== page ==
When I was a Dominican novice, I remember asking one of the older friars in our community to succinctly describe the charism of the Order of Preachers. He stopped, thought for a moment, and replied, “The Dominican is meant to have a preoccupation with the Word of God.” That has stuck with me throughout my years in religious life and helped shape my ministry as a priest. Would that we all have a preoccupation with the Word of God!
Our Church celebrates “Sunday of the Word of God” this week. Pope Francis, in instituting this celebration, wrote, “The Bible is the book of the Lord’s people, who, in listening to it, move from dispersion and division towards unity. The word of God unites believers and makes them one people.” We see a glimpse of the love for sacred scripture in our first reading. The book of Nehemiah is an account of the rebuilding of Jerusalem after the Babylonian exile. Preeminent in the rebuilding was the reconstruction of the Jewish temple, the holy place where God’s holy people would offer sacrifices to God.
In the process of reconstruction, a book of the law of Moses is discovered. Ezra, a priest and scribe, gathers the entire remnant of the Jewish people together and recites the entirety of the book before the assembly. The people bow down and weep at God’s words. After the tragedy of the Babylonian exile, they recognize the importance of fidelity to God’s Word, which was a special gift given to them as His people. By listening to the book of the law, God’s people move from being dispersed to being united as His holy people once again.
Do we see the Word of God in the same manner? Do we recognize the gift that the Bible is? In it contains all that is necessary for our salvation. Through the scriptures, God speaks to the new Israel, His Church. He assures us of His love and fidelity. He challenges us when we go astray. He communicates His plan for humanity to live in communion with God and with one another.
Would that we all have a preoccupation with the Word of God! Such a preoccupation does not happen accidentally. We need to spend time each day reading and praying with the scriptures. There are plenty of reading plans that help us to read the entire Bible in a year. What if you replaced your music or news program on your daily commute with a Bible in a year podcast? The more time we spend with the scriptures, the more they become a part of us. We begin to think as God thinks, love as God loves, and see others as God sees them.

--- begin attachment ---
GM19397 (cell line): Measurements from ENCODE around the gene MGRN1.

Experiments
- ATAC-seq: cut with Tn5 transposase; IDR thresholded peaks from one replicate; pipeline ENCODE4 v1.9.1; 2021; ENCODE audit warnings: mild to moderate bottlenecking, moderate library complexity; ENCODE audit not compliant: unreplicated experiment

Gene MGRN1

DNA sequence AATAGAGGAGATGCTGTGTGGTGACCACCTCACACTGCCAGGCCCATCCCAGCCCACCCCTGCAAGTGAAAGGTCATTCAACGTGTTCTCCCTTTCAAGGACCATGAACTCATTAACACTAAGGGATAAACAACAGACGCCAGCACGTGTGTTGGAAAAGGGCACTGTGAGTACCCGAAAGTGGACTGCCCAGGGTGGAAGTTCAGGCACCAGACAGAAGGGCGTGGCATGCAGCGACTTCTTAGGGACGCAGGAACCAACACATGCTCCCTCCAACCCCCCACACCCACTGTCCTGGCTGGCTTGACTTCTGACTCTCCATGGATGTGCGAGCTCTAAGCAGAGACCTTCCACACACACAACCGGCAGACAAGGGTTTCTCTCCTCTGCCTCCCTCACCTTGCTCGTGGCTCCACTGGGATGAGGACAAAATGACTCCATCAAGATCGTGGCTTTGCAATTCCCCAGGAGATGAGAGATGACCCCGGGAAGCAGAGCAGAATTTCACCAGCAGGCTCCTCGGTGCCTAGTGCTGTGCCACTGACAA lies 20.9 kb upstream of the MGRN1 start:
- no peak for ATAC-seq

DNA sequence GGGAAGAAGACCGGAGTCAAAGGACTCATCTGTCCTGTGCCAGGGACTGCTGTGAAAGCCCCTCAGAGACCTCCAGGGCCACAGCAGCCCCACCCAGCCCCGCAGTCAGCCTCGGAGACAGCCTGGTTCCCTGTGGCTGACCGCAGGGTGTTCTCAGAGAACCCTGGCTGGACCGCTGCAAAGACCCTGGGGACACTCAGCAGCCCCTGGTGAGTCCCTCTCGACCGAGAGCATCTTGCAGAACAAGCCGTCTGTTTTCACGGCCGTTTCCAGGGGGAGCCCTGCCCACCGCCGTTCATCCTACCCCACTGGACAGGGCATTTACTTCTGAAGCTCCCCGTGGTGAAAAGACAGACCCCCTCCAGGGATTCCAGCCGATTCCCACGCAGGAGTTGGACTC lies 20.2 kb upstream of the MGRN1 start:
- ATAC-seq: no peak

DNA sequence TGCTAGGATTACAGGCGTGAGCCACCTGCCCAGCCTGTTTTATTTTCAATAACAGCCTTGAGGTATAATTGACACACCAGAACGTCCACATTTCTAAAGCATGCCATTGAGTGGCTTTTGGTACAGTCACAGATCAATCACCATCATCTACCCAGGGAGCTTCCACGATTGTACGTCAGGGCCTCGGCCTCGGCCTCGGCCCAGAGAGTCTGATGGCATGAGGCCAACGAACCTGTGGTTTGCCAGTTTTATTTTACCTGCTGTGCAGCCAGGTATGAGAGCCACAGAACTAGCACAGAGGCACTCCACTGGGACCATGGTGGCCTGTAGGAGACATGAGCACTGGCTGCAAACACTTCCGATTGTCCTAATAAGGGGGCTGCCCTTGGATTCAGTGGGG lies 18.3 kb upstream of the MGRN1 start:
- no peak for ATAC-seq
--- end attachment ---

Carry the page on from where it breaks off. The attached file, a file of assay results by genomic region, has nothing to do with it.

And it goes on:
Alternatively, we can use a missalette or smartphone app to follow along with the daily readings from the lectionary. This allows us to have a semi-continuous reading of most of the Bible over the course of a few years. Taking a few minutes with one or more of the readings allows us an approachable way of starting to read the Bible.
As we become more deeply immersed in the scriptures, it will also change how we approach the celebration of the Mass. The liturgy makes extensive use of the Bible, presenting the mysteries of our faith and helping us to enter more deeply into the Eucharistic sacrifice. That is why the Liturgy of the Word is sometimes referred to as “the table of the Word.” In the same way that the Holy Eucharist nourishes us with Christ’s body and blood, the Word of God nourishes the deepest desires of our hearts, bringing comfort, peace, and healing for life’s many challenges.
We all desire to have a deeper friendship with God. The primary way we deepen friendship in life is to spend time with the other, to get to know the them and allow them to know us. The same is true of friendship with God: the more time we spend with His Word, the more we will become acquainted with Him and his plan for our lives.
Lord God, I desire to know, love, and serve you. I thank you today for the gift of your Word, the sacred scriptures. By it, you speak to me and help me to deepen my faith. Open my heart to the ways that you call me to encounter you in the Bible. Put into my heart a love of your name so that I may be an instrument of that love for everyone I encounter.BACK TO LIST